In AlterWAN, Inc. v. Amazon.com, Inc., C.A. No. 19-1544-MN (D. Del.), the parties stipulated to a judgment of non-infringement after the Court construed certain terms of the patent, and then appealed to the Federal Circuit.
The Federal Circuit vacated the stipulated judgment because it found it was not specific enough, and remanded the case. See AlterWAN, Inc. v. Amazon.com, Inc., 63 F.4th 18, 23 (Fed. Cir. 2023) (“[W]e cannot ‘ascertain the basis for the judgment’ of non-infringement, . . . because the parties did not adequately explain how the claim construction rulings related to the accused systems.”).
Reverse doctrine of equivalents has a terrible name. It's really just the argument that even if the accused product meets the literal elements of the claim, it does not infringe because it is performs the claimed function in a substantially different way than the claimed invention.
The parties in Stragent, LLC v. Volvo Car USA, LLC, C.A. No. 22-293-JDW (D. Del.) filed a joint appendix of exhibits alongside some supplemental SJ briefing. The defendant filed a motion to seal its SJ brief, which apparently discussed internal software specifications.
The Court granted the motion to seal the SJ brief, but criticized the brief in strong terms:
Volvo seeks to file its supplemental summary judgment brief under seal, but it’s supporting brief doesn’t say much. For example, while Volvo makes generic references to “proprietary commercial, financial and business information” and …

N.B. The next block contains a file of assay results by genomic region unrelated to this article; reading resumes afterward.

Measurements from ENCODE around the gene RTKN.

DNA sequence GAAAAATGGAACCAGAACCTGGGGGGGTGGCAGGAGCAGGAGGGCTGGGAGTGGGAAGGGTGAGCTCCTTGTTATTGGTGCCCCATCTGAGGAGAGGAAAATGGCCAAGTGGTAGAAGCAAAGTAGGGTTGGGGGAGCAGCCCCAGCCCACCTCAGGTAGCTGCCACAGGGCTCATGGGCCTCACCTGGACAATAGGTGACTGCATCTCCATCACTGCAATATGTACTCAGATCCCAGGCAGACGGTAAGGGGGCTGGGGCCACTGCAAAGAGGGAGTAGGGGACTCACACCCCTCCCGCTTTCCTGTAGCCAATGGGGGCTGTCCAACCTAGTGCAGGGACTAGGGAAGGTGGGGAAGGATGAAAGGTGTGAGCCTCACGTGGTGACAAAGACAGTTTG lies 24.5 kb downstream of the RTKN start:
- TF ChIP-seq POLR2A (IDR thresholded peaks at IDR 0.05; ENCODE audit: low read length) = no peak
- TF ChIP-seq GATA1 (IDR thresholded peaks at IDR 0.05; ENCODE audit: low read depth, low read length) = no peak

In D. Del., stipulated extensions of the schedule are routine and are normally granted, with occasional exceptions. Usually, when the Court grants them, it results in an unremarkable order like this:
There's really nothing there. Occasionally, though, it results in an order like the below. Can you spot the difference?
Can you see it? It's tiny. The only difference is that the docket number ("52") is a link. I don't blame you if you missed it.
Usually, clicking on that link, you'll find a plain-Jane stamped or signed version of the stip as filed. Nothing remarkable or meaningful at all. It feels wrong to bill .1 hours to a client to click on the stip and look at …
An order on Friday reminded me of a local counsel issue that comes up from time to time here in D. Del.
Whenever a party files a motion or a brief, the docket on PACER automatically includes a due date, like so:
312 OPENING BRIEF in Support re 311 MOTION to Amend Judgment, filed by ViaTech Technologies Inc..Answering Brief/Response due date per Local Rules is 11/8/2023. (Mayo, Andrew) . . . (Entered: 10/25/2023)
ViaTech Technologies, Inc. v. Adobe Inc., C.A. No. 20-358-RGA-JLH (D. Del. Oct. 25, 2023).
The docket text is not perfectly clear, but that due date is automatically generated based on a set of rules in PACER (that are …
It's easy to think that, once an opposing party takes a position on the record as to a legal issue, it can never change that position. Not so.
Today Judge Andrews addressed an argument that defendants who lost at trial were nonetheless bound by their "judicial admissions," thus preventing them from taking a (purportedly) contradictory position after trial. Not surprisingly, the defendants disagreed:
Plaintiff argues that Defendants made representations before and at trial that directly contradict positions that Defendants must take in order to prove an interference-in-fact. . . . Plaintiff notes that Defendants' representations were "judicial admissions." . . . . Therefore, Plaintiff argues, Defendants cannot establish an interference-in-fact between the '537 patent and the '207 patent, and I must dismiss the counterclaim against the '537 patent as moot for lack of subject matter jurisdiction.
Defendants respond that Plaintiff does not invoke estoppel—or any other legal theory—that would support dismissing their claims. . . . Defendants add that, in any case, they are not estopped from abandoning their trial positions, nor from invoking theories that Plaintiff presented at trial, because Plaintiff prevailed over them at trial.